They know that I am not only their teacher, but I can be their friend in a time of need. I also instill the spirit of cooperation in the class, so the students rely on each other, and not compete with each other. This is highly important in order to have a great year of learning....especially in the elementary school.

      I enjoyed reading your reflections.....

      I will share one about class management:

      After teaching for over a decade, I found myself interviewing for a new teaching position. The administrator asked me: "so, what class management technique do you use to keep the kids under control?" I have always found that question irritating. My reply is always the same.....None.......I keep the kids so busy working and interacting with me, they do not have time to misbehave. The administrator usually laughs at my reply..... And soon enough, after visiting my classroom, they discover this to be true.
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        Feb 2 2012: Mary I appreciate your kind words and advice.
        One of the best tips for classroom management that I have received is always have an open door policy. The way a professor put goes like this, "Come to my office, if I am there come in and we'll talk. If I am not there, then be somewhere else." During my student teaching I would always try my best to stay in our room during lunch, I offered students the choice to come hangout during lunch if they ever wanted too. By the time I was done with student teaching I almost had an entire class eating lunch with me. Needless to say, all of us were quite sad when it was time for me to move on!!
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          Feb 3 2012: Great Victor.....most dedicated teachers I know eat with their students, be it the school cafeteria, or the classroom.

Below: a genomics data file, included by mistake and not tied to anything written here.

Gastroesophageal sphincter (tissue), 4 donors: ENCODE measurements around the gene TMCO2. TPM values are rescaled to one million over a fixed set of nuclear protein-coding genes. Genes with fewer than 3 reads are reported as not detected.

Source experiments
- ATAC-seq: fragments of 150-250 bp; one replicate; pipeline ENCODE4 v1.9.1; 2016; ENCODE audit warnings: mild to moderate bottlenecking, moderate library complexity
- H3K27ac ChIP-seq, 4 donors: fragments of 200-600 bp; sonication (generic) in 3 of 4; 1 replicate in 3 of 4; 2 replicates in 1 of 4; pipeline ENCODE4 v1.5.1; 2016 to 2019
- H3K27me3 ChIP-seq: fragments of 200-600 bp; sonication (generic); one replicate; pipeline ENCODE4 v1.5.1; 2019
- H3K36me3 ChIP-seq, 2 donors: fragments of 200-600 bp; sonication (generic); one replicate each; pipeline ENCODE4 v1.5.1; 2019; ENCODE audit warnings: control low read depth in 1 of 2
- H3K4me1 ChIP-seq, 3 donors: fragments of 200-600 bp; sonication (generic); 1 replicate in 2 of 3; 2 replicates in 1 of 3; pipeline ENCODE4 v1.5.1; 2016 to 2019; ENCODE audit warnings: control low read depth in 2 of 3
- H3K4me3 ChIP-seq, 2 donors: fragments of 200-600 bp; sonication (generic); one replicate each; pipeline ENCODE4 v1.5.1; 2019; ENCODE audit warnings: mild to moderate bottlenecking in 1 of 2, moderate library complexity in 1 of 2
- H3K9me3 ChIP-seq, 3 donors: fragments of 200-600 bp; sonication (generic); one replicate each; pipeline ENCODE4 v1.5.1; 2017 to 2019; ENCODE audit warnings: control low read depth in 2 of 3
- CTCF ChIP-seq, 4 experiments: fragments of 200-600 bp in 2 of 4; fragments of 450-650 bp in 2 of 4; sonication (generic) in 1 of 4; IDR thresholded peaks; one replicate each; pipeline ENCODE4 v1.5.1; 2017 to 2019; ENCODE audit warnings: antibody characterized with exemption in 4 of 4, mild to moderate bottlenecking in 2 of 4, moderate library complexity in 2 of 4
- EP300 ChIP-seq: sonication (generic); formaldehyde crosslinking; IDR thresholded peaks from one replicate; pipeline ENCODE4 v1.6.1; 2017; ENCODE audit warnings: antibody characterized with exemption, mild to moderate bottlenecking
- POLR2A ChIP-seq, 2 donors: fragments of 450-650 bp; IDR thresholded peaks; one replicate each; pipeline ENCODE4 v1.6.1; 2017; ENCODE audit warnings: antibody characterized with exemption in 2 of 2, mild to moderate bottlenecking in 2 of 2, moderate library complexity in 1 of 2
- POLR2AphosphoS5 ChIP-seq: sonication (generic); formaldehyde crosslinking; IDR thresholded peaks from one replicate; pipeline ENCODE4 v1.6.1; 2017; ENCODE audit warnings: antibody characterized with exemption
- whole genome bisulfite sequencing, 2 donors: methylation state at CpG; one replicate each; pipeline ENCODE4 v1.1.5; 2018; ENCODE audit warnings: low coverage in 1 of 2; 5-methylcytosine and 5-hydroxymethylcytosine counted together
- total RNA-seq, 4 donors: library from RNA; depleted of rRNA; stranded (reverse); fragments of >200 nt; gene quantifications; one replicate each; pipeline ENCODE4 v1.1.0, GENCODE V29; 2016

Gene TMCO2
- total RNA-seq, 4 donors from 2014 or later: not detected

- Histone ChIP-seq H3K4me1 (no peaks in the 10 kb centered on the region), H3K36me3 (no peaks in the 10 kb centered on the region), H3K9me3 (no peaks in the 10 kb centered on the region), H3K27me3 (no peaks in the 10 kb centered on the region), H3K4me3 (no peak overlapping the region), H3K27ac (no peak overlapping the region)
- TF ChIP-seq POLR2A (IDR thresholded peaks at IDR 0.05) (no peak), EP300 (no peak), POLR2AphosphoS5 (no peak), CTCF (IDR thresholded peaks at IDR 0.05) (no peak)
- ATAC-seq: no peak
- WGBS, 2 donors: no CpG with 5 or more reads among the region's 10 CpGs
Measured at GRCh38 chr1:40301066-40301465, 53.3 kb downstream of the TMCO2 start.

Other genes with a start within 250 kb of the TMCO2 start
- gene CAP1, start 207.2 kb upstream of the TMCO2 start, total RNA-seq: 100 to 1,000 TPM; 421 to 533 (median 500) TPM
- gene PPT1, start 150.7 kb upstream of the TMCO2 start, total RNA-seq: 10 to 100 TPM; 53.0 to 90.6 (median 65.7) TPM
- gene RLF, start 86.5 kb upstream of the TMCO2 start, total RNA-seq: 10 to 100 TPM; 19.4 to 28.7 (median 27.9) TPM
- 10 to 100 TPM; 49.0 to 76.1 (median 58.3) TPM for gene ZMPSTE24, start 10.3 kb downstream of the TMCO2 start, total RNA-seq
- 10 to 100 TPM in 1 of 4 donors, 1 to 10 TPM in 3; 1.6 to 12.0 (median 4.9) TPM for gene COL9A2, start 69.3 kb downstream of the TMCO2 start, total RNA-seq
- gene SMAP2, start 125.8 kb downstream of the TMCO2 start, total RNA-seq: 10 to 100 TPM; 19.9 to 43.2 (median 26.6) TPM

Be Well!!!!
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      Feb 2 2012: Hi Victor,

      Excellent point about using their names in the classroom setting. This should definitely help to keep their attention and maintain an active learning environment.

      I found it very interesting that your younger students maintain a higher level of concentration than most college students. This is the difficulty that we face in a college setting. They are here to learn and understand the material as it is extremely important to them in the years to come.

      One thing that I am starting to understand is the usefulness of the material from one class to another. I wonder if at times students lose their attention span because they don't think that a particular class applies to them.
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        Feb 3 2012: When I was in college, I found that I needed to be an active listener to get the professor to know me as a person.

        All too often, college professors do not take the initiative to get to know the students. Sometimes it is because the class size is huge.

        The squeeky wheel always gets the oil......I was always the squeeky wheel in my college classes....I wanted to get my money's worth. It certainly paid off, in my opinion. And I made some very good friends.
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          Feb 3 2012: Absolutly, getting to know your teacher is half the experience of the college setting and increases your learning potential. While my classes are never more than 35 students, I pride myself on having a relationship will all of my professors. At times much more is learned during casual conversation after class. Additionally when the teacher learns who their students are they can improve their delivery of the material and customize it for the students in the class.